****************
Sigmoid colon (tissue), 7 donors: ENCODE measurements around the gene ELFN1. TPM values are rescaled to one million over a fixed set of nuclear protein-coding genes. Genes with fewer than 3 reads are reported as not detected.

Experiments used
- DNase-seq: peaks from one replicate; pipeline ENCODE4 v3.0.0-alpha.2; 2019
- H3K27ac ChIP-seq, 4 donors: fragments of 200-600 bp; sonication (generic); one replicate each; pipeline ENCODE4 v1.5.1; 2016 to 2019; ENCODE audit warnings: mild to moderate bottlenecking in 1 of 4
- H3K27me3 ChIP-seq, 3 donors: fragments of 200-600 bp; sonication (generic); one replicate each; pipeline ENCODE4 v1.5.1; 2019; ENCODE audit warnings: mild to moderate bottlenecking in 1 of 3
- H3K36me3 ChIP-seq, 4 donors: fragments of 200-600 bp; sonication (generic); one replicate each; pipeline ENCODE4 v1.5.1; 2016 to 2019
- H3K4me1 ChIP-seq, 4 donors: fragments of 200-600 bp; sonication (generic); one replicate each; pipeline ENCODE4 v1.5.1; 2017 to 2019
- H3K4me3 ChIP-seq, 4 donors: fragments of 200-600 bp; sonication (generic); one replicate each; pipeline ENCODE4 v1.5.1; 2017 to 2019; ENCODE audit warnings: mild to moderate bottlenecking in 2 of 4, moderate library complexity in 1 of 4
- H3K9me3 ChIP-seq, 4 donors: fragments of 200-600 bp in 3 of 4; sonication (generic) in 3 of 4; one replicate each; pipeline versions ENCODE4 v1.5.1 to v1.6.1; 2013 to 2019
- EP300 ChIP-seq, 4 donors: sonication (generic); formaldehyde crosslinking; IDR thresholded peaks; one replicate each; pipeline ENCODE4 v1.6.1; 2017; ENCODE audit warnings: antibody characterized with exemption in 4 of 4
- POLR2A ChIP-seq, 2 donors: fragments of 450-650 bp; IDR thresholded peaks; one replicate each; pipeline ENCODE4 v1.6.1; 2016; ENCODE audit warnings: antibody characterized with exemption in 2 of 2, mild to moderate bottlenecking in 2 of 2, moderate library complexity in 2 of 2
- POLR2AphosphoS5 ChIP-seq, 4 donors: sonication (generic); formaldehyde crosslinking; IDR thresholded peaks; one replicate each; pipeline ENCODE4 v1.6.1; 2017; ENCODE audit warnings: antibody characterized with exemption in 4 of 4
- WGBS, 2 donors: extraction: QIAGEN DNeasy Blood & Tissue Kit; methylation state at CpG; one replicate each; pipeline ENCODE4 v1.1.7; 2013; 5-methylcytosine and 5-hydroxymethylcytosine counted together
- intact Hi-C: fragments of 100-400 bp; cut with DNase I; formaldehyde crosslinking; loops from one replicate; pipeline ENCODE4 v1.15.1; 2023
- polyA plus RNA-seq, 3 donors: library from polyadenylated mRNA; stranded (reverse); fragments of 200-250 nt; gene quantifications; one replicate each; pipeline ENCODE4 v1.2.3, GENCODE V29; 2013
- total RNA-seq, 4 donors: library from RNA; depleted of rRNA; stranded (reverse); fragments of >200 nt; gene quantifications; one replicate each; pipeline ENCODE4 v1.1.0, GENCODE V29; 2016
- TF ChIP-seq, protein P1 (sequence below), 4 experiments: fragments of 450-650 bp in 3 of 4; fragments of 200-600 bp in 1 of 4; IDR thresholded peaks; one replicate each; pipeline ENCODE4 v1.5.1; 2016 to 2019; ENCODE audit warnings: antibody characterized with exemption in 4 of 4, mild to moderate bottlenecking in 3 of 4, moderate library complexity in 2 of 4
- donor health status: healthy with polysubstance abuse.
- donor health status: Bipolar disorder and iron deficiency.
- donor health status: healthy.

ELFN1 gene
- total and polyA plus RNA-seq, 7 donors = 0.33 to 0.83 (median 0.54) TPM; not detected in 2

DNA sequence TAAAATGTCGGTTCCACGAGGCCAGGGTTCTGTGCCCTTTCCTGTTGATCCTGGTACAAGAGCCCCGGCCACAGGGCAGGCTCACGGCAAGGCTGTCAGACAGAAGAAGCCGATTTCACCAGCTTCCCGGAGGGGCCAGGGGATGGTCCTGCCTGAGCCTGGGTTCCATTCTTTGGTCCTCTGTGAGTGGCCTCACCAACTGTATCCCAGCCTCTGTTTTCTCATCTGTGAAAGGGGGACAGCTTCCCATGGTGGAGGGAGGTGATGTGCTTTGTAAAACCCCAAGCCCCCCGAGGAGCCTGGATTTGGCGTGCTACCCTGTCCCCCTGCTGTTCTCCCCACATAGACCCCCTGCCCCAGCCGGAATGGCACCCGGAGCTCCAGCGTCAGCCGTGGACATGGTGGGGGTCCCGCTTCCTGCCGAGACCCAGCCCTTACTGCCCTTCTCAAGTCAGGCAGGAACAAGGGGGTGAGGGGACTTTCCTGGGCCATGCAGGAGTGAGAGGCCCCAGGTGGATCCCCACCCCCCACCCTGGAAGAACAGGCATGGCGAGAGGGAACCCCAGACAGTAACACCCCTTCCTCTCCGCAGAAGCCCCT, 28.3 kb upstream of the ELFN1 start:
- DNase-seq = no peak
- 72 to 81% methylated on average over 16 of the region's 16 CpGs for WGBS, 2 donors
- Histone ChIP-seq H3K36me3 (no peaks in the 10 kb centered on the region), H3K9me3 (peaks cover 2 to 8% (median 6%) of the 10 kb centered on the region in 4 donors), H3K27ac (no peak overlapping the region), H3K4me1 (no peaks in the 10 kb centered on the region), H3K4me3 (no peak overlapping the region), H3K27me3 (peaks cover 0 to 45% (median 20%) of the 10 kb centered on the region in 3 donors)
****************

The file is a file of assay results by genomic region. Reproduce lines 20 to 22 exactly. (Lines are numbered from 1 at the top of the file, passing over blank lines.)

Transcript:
- donor health status: healthy.

ELFN1 gene
- total and polyA plus RNA-seq, 7 donors = 0.33 to 0.83 (median 0.54) TPM; not detected in 2